Wednesday, 30 January 2013

Home Abortion: Quick and Cheap

Fetus fetishists really really hate medical abortion.

First, it's done very early -- up to 9 weeks -- so women can act quickly and get it over with.

It's private. One doesn't necessarily have to go to a special clinic. Any doctor can prescribe the pills. One can even buy them over the Internet to get around idiotic laws.

It's safe and effective.

And it's cheaper than surgical abortion, but still quite a lot of dough to find on short notice.

For all those reasons, zygote zealot are pushing hard to demonize and/or place unnecessary restrictions on the procedure.

Today, there are three stories about medical abortion.

From Prince Edward Island, which anti-choicers like to style as 'North America's lone life sanctuary' because no abortions are done there, comes a story of -- SHRIEEEEEK!-- a woman who had a medical abortion right there in the green little sanctuary.

She found a doctor who wrote the prescription.

So, while the Fetus Lobby is working to out the damn doctor (PEI is a pretty small place after all), the provincial health authority shows no interest in it.
Richard Wedge, acting CEO of Health PEI, said the agency does not track this kind of procedure in the province, but he believes it is uncommon.

"I'm not aware of actually any physicians that are actively promoting this kind of treatment," said Wedge.

"It's quite likely that somebody could learn about it, keep the medications in their office or provide prescriptions for women to go to the stores, but we don't track it and we don't have any organized clinic for medical abortions."
(By the way, there's a poll at that last link, now running 86% in favour of both surgical and medical abortions being done on the Island.)

In Ireland, where the Catlick church is having paroxysms over the possible loosening of abortion law in the case of imminent death of the woman, there comes this sad, infuriating tale.
In fact, Claire’s dire financial situation is such that, having decided to end her pregnancy, she quickly discovered that she couldn’t afford the €1,000 cost of travelling to the UK to get one. The only other option for previous generations would have been a backstreet abortion but Claire searched online for a website from which she could buy drugs to induce a medical abortion, and stumbled across a website of a non-profit group that offers assistance to women in countries where abortion is illegal. Completing the online consultation, which is then forwarded to a licensed doctor who makes a decision about whether the drugs (which can only be taken up to nine weeks’ gestation) are a suitable treatment, Claire encountered another problem.

The website no longer posts drugs to Ireland because of the number of seizures by customs officials. Instead, women are advised to have the drugs sent to nearby jurisdictions where they can be collected.

Claire, who was seven weeks’ pregnant, ordered the drugs for €100 [$135 CAD] and had them sent to the North. She collected them on Wednesday and took them at home the next day.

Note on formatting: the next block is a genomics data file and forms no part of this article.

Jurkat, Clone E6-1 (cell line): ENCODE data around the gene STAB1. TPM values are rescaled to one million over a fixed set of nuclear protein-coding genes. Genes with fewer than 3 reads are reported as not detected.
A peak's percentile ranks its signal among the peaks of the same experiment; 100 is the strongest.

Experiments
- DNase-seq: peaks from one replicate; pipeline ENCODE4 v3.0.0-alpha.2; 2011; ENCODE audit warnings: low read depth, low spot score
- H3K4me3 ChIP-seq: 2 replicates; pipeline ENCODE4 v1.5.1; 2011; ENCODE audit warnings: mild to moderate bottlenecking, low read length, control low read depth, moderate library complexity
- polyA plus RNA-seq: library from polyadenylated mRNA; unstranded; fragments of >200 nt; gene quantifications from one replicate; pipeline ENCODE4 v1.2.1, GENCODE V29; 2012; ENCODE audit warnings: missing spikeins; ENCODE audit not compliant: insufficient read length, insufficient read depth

“I felt awful for about three hours — severe cramp and nausea — but then it was over and I felt instant relief,” she said.
Yup. Officials in Ireland go through the mail to seize drugs.
In 2009, 1,216 tablets were discovered while this figure dropped to 671 tablets in 2010 and 635 in 2011, although it remains unclear if this fall coincided with the decision of the website to stop delivering to Ireland.
That price seems pretty reasonable. In the US, Planned Parenthood says costs range from $300 to $800. That would include consultation and after-care, but still, rather a lot.

So, the Fetus Lobby will go nuts if this proposal in Australia is successful.
The federal government will consider subsidising controversial abortion drugs - allowing women to end pregnancies for as little as $12 [$12 CAD].
. . .
Reproductive health group Marie Stopes International Australia has lodged an application with the Pharmaceutical Benefits Scheme (PBS) Advisory Committee in the hope the drugs will become taxpayer funded.

Only 187 authorised medical clinics were approved to distribute the two drugs, and campaigners claim the current $300 cost has been prohibitive for many women on lower incomes seeking a non-surgical abortion.
Twelve bucks.


Image source.


Pseudz said...

Is there any sort of privacy legislation that might shield or give recourse to the good doctor if his/her identity is uncovered. Is there no protection based on the phrase " . . . between a woman and her doctor." I think that a lot of us conflate the right to privacy with the anonymity we enjoy - they are not the same. While it's easy to skate through life anonymously, we forget that our rights to privacy will need to be defended vigorously and repeatedly (for those inevitable special times).

Anonymous said...

I'm not sure what the doctor ordered but mifepristone is not available in Canada yet, unfortunately (talking to you Health Canada). And the internet is not recommended as much of it is fake.

Sixth Estate said...

"It's quite likely that somebody could learn about it, keep the medications in their office or provide prescriptions for women to go to the stores, but we don't track it and we don't have any organized clinic for medical abortions."

Honestly, officer, I didn't see nuthin.

Hear no evil, see no evil, speak no evil?

Post a Comment